The Robber Barons

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Wikimedia America's tycoons in the 19th and early 20th centuries, pejoratively nicknamed " robber barons ," built massive empires and accumulated unprecedented wealth. Many of these men gained their vast fortunes either at the expense of their factory workers or by methods that were considered unscrupulous even back then — a time when insider trading wasn't yet outlawed. But some of them also gave away their fortunes to build universities, hospitals, libraries, and museums that still dot America today.

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The debate over business ethics continues to this day. And so, a look at the ruthless business practices and accomplishments of 19 tycoons who built and ruled America. Eventually, he built the American Fur Company, which is generally referred to as America's first business monopoly. He also briefly dabbled in smuggling opium to China via his American Fur Company ships — even though China banned the drug about two decades earlier.

His will left a huge sum of money to create a free, public library, which eventually became the Astor Library in New York City. Source: Britannica , History. He sold everything before the Civil War to invest in railways, and became the richest man in the US by the war's end. However, he also lost his favorite son in the war, which caused him to fall into a "drink-fueled depression. Bonus fact: Once, in a letter to business rivals, Vanderbilt wrote , "Gentlemen: You have undertaken to cheat me.

Tech giants are the robber barons of our time

I won't sue you, for the law is too slow. I'll ruin you. Source: History. He was forced into bankruptcy in the aftermath of the Panic of , but eventually rebuilt his fortune by after investing in a Utah silver mine. Source: Britannica , National Parks Service. James Duke acquired the license to use the Bonsack machine, the first automated cigarette-making machine, which provided a mechanized alternative to the older method of rolling cigarettes by hand.

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He also innovated in the field of promotional events, giving out free samples of cigarettes to immigrants, hoping that they'd come back as paying customers later. Bonus fact: He later established the Duke Endowment. A portion of which went to Trinity College — which was later renamed Duke University. Source: Encyclopedia , Duke Library. He first made his wealth from managing railroads, but eventually moved into steel. His Carnegie Steel Company transformed steel production in the US, and was the largest of its kind in the world by In , the company tried to lower wages at a steel plant, but the employees responded with the Homestead Strike.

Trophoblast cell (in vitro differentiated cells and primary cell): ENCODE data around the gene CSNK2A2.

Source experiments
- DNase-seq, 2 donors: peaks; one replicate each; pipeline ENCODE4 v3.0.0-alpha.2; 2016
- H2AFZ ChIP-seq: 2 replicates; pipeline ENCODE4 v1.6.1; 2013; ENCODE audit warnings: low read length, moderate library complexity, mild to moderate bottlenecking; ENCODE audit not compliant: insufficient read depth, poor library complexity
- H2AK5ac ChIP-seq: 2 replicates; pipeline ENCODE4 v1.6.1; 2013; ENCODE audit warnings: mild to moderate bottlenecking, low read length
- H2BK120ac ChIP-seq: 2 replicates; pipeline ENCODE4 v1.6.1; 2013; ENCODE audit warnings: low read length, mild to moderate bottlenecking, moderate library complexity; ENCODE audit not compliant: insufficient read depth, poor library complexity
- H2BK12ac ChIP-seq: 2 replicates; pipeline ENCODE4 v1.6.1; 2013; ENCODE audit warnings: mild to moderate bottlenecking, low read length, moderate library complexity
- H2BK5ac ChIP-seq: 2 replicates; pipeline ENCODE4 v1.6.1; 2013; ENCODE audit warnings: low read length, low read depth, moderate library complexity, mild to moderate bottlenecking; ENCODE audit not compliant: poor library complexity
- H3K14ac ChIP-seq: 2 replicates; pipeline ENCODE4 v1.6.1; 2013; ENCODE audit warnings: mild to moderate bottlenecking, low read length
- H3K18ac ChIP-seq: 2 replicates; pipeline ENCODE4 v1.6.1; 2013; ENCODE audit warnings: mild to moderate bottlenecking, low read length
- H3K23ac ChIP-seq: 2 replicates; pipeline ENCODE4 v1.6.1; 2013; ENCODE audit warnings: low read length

Carnegie was away at the time, but did not escape criticism. Bonus fact: When he was young, Carnegie took advantage of a library for working boys, which had been opened by Colonel James Anderson and was super rare at the time.

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  • He was so thankful for the library that he vowed to help others in a similar fashion if he ever made money. Source: Biography , Carnegie. The firm even built its own oil barrels and employed scientists to find new uses for petroleum by-products. Rockefeller retired from the day-to-day operations by the mids. He donated over half a billion dollars to educational, religious, and scientific causes, including the establishment of the University of Chicago. He also established the Rockefeller Sanitary Commission , which was the first attempt at organized disease eradication and significantly reduced the incidence of hookworm in the southern states.


    The Supreme Court found Standard Oil in violation of antitrust laws and ordered it to dissolve in Bonus fact: Rockefeller commemorated September 26, the day he started his first "real" job as an office clerk at age 16, with an annual celebration. Source: History , PBS. Morgan was involved in reorganizing and consolidating railroads after the industry overheated — and gained control of a lot of railroads' stock in the process. He was also the major force behind the General Electric merger in , and helped consolidate US Steel.

    "The 'Robber Barons'" by Ayn Rand

    He also helped Wall Street get through the crisis. Bonus fact: "Jingle Bells" was written by J. Morgan's uncle, James L. The song was actually written about Thanksgiving — and was thought to be a total failure when first published. Source: History , Britannica. Flagler was the one of the cofounders of Standard Oil and, according to Rockefeller himself, was the "brains" behind the operation.

    Marx developed his theory of Communism as a peoples Trust at this time and the more emotional outrage of Americans at awful working conditions and the wrecking of the legal and political system is captured for example in Jack Londons "The Iron Heel" Josephson tells the story of the massive industrialisation of America that occurred in the last quarter of the 19 th century. It was the greatest boom of them all, generating a giant interlocking system that covered steel, oil, railways, coal, food processing and banking. As Vanderbilt said, "What do I care about the law? What are their values and their politics?